When it comes to buying hand soap, Regional School District looks for the product that will bring the most value to the table, Odell says. That includes the soap’s level of effectiveness, as well as the number of uses and refills needed to maintain the hand-washing program. So far, that soap has come in the form of foam. 

The popularity of foam hand soap amongst end users is growing. Respondents say foam hand soap is economical, effective and easy to clean. Odell says Regional School District switched entirely over to foam soap in school restrooms a few years ago and have been very pleased with the results. 

“We go through a lot less [product] than we did with the liquid soap,” Odell says. “We get 2,750 hand washes — that’s a lot. And a lot of my facility managers agree we are replacing less than we used to.” 

With liquid soap dispensers, Odell says the schools’ janitors were replacing product every week; now, they’re refill ing the dispensers after nearly three. 

“It might cost a little bit more, but we are using less,” Odell says. “There are time-saving costs; you could be doing something else (instead of refilling dispensers) and that in itself is worth it.” 

Because of its lathering qualities, patrons are less inclined to go back to foam dispensers for more soap, meaning facilities cut back not only on product and packaging waste, but also on water. 

Foam hand soap also saves on labor costs. Besides having to replace the product less, readers say foam soap is also a lot easier to clean. It drips less than liquid soap, and doesn’t pile up on the floor the way that liquid soap can.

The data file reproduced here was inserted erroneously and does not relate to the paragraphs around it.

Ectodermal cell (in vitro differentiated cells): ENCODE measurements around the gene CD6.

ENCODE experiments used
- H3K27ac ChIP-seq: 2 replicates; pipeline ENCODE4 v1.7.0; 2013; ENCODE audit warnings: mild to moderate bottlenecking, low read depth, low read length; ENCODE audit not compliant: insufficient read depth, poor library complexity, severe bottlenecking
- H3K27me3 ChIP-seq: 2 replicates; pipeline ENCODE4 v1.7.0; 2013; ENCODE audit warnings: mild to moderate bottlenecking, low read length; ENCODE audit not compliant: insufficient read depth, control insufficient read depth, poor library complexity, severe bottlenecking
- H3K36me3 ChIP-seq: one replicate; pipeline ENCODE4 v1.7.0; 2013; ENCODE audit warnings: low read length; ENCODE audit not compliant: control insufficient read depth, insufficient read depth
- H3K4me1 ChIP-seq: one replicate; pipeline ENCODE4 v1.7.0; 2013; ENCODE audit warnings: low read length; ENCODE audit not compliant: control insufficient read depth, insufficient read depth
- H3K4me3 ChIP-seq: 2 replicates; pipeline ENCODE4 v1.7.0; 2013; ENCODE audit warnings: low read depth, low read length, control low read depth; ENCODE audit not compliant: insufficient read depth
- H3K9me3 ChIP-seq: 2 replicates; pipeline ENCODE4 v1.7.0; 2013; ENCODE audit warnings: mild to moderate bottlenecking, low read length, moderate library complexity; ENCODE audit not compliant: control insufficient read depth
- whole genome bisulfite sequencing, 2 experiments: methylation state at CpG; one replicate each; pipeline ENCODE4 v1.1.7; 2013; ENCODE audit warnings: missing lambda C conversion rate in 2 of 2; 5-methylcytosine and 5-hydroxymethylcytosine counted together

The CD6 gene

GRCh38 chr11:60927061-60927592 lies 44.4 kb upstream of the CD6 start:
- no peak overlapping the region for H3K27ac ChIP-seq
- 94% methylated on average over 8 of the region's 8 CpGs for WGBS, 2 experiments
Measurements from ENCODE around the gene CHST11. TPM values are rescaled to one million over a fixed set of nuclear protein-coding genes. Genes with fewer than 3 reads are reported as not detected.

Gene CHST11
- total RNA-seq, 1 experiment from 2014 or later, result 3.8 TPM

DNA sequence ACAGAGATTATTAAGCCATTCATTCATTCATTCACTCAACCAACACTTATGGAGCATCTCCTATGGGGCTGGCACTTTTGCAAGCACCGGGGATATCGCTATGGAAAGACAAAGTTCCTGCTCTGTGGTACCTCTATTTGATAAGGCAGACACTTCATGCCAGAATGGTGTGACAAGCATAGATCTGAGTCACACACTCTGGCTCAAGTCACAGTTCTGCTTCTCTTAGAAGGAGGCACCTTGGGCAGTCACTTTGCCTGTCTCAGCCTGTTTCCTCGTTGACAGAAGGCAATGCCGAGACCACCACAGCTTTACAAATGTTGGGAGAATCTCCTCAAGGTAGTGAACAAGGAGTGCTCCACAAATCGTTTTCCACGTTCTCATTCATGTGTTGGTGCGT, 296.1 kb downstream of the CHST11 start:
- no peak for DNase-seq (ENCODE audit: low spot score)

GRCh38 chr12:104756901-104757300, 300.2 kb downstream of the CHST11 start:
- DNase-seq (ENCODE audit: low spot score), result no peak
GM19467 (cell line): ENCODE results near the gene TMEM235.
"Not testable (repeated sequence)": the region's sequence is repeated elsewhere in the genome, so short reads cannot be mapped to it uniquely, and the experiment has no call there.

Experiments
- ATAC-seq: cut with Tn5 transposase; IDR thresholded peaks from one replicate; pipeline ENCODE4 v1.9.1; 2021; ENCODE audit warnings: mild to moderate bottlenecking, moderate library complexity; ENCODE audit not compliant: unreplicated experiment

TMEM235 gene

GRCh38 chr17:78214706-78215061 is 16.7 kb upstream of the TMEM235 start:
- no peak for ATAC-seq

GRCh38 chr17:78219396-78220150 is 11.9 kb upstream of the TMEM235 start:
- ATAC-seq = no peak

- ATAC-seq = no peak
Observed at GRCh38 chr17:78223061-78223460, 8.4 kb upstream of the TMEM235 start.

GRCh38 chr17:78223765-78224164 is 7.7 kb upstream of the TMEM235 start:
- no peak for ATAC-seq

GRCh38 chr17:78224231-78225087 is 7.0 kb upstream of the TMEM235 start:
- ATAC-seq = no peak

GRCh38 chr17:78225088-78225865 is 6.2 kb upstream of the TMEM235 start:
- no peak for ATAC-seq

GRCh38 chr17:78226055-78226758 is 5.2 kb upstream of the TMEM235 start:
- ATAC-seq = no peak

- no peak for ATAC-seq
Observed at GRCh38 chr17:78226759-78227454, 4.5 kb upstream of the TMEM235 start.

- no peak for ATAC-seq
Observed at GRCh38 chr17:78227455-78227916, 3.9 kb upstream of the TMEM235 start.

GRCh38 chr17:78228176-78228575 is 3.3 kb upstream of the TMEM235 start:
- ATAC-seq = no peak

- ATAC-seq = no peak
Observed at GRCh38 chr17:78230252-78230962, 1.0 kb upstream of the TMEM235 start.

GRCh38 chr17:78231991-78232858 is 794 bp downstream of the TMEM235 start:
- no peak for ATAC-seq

“It’s always inevitable that we’re going to have drips on the floor,” Odell says. “But, a liquid would pile up on the bathroom floor and it gets slippery, and there would be thick buildup. It is very hard to clean off a tile floor. The foam is easier [to clean] if it should end up on your tile.” 

Schindler says foam hand soap saves an average of two to three hours of cleaning per employee, per month, at his company. 

Foam’s “sweet spot” is in high-traffic and commercial restrooms, says Sansoni, where touchless devices, such as automatic soap dispensers can distribute the right amount of product directly into consumer’s hands, lessening the chance for cross-contamination and ensuring that the product doesn’t end up on floors, sinks and counters where they can cause other hazards such as slips and falls. 

“If you can put the soap in their hands without a mess, that’s been key,” says Sansoni. “Facility managers have tried to pay more attention to that. The cleanliness of your restroom goes a long way.” 

HOTT Associates handles the supply purchases for several clients. Schindler says the product’s lower labor costs, paired with the effectiveness of the product, and increasing consumer demand make foam hand soap an easy sell.  

Some customers balk at the higher price of foam hand soap initially, Schindler says, but are persuaded of the product’s value once they see how long a single installation can last. 

“We’ve never had anyone in our buildings say they don’t like it,” Schindler says. 

“I think the foam soap is the biggest boon to the industry in a long time. It’s inevitable that it replaces everything.” 


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